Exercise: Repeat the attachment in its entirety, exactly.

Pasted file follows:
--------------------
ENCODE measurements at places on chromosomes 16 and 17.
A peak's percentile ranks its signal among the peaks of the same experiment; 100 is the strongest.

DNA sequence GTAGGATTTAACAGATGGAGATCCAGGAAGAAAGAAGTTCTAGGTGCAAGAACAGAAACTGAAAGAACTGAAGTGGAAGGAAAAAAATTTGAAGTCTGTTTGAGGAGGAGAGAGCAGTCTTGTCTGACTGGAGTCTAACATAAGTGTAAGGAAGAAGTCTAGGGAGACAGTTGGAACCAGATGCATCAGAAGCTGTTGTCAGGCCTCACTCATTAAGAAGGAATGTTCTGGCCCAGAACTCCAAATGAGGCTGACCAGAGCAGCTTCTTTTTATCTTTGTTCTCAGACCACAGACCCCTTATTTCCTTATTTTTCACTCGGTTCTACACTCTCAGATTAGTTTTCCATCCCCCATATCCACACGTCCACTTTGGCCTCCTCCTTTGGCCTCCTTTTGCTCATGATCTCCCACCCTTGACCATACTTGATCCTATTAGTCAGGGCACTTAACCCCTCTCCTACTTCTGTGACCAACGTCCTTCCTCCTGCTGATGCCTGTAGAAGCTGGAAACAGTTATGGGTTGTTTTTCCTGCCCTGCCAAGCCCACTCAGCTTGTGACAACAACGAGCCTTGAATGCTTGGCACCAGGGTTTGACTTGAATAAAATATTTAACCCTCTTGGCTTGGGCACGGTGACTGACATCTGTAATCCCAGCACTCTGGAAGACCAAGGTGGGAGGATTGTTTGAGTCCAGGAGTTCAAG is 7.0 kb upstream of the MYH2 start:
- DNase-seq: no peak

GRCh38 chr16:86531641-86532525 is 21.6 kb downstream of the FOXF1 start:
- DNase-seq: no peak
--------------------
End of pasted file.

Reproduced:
ENCODE measurements at places on chromosomes 16 and 17.
A peak's percentile ranks its signal among the peaks of the same experiment; 100 is the strongest.

DNA sequence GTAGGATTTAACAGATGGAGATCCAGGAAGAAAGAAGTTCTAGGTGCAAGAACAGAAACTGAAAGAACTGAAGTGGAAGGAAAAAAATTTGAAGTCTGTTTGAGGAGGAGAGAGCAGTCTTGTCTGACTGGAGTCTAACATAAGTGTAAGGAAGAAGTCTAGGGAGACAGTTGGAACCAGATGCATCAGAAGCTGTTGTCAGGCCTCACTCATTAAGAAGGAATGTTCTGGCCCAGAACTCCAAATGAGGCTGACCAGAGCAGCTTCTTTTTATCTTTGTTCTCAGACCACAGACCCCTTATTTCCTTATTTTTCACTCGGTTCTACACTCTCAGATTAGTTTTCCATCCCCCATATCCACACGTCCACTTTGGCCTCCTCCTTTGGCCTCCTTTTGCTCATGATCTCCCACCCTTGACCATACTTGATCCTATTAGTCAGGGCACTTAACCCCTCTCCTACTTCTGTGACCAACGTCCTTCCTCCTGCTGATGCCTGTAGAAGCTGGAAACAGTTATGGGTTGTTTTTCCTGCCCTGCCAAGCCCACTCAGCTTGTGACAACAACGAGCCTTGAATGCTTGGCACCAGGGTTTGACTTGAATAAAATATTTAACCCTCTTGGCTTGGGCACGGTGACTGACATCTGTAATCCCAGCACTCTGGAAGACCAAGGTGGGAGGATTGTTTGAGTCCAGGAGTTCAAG is 7.0 kb upstream of the MYH2 start:
- DNase-seq: no peak

GRCh38 chr16:86531641-86532525 is 21.6 kb downstream of the FOXF1 start:
- DNase-seq: no peak